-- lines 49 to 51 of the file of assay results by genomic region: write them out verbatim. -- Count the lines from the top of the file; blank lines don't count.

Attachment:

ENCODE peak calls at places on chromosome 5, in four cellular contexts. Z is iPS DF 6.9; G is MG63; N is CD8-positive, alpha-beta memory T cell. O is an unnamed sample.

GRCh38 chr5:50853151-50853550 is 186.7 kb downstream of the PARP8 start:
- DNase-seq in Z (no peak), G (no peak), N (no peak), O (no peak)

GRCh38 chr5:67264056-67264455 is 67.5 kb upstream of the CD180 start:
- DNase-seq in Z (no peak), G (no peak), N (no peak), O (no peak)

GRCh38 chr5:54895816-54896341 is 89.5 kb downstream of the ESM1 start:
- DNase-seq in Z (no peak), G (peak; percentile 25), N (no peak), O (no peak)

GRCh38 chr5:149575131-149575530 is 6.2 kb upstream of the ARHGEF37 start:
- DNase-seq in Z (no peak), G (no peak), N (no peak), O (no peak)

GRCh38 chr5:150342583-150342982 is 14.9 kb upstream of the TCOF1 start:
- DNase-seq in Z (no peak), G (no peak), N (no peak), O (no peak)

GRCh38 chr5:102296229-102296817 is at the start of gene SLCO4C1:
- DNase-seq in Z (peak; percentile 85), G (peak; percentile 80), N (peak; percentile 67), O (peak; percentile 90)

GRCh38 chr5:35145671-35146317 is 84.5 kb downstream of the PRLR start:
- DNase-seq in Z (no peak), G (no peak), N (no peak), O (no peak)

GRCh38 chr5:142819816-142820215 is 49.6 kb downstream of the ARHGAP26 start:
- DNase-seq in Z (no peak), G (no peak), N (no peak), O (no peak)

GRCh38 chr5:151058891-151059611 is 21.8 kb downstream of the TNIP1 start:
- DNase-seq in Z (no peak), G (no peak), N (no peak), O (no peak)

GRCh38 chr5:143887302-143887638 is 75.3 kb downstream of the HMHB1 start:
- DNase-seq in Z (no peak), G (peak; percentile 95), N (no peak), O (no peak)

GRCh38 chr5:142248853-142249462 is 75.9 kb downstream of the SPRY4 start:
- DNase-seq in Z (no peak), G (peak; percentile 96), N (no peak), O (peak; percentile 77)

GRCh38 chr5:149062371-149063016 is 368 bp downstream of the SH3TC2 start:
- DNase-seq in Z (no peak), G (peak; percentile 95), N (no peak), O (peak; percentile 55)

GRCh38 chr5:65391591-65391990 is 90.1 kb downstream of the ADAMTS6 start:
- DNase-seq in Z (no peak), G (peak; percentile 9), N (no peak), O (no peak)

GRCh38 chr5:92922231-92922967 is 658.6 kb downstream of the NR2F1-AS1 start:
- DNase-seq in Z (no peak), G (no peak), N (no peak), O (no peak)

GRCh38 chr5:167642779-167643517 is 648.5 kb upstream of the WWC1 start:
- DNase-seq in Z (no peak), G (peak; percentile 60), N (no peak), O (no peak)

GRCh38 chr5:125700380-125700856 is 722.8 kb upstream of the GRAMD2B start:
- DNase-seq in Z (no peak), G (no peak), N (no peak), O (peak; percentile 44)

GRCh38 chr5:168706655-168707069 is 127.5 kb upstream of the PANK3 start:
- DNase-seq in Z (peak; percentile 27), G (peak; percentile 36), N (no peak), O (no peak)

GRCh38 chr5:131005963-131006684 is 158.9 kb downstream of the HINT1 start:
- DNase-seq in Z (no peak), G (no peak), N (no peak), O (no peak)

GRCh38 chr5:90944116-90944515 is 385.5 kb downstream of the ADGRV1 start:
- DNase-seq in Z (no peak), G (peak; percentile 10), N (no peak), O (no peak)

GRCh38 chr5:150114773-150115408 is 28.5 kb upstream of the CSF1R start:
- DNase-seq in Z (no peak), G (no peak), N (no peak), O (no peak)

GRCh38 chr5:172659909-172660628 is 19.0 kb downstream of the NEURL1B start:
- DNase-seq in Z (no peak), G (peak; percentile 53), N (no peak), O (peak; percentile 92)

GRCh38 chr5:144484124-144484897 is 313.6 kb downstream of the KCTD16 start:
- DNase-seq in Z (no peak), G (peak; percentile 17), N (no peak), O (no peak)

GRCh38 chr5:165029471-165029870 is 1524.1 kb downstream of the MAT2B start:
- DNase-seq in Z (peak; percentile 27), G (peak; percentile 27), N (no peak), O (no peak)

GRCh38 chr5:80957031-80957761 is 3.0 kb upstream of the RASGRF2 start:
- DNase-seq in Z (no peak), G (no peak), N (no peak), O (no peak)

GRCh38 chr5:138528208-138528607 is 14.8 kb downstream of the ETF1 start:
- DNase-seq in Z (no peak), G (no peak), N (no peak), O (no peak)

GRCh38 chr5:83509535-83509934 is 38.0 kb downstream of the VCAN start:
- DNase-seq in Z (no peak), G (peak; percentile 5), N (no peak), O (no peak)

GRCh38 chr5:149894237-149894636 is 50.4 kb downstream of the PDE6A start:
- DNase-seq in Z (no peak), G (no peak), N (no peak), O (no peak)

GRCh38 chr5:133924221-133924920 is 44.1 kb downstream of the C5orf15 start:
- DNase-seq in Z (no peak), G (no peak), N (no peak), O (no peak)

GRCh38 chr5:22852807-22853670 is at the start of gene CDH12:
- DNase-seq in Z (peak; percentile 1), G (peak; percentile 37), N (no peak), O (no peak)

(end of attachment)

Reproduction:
- DNase-seq in Z (no peak), G (no peak), N (no peak), O (no peak)

GRCh38 chr5:138528208-138528607 is 14.8 kb downstream of the ETF1 start:
- DNase-seq in Z (no peak), G (no peak), N (no peak), O (no peak)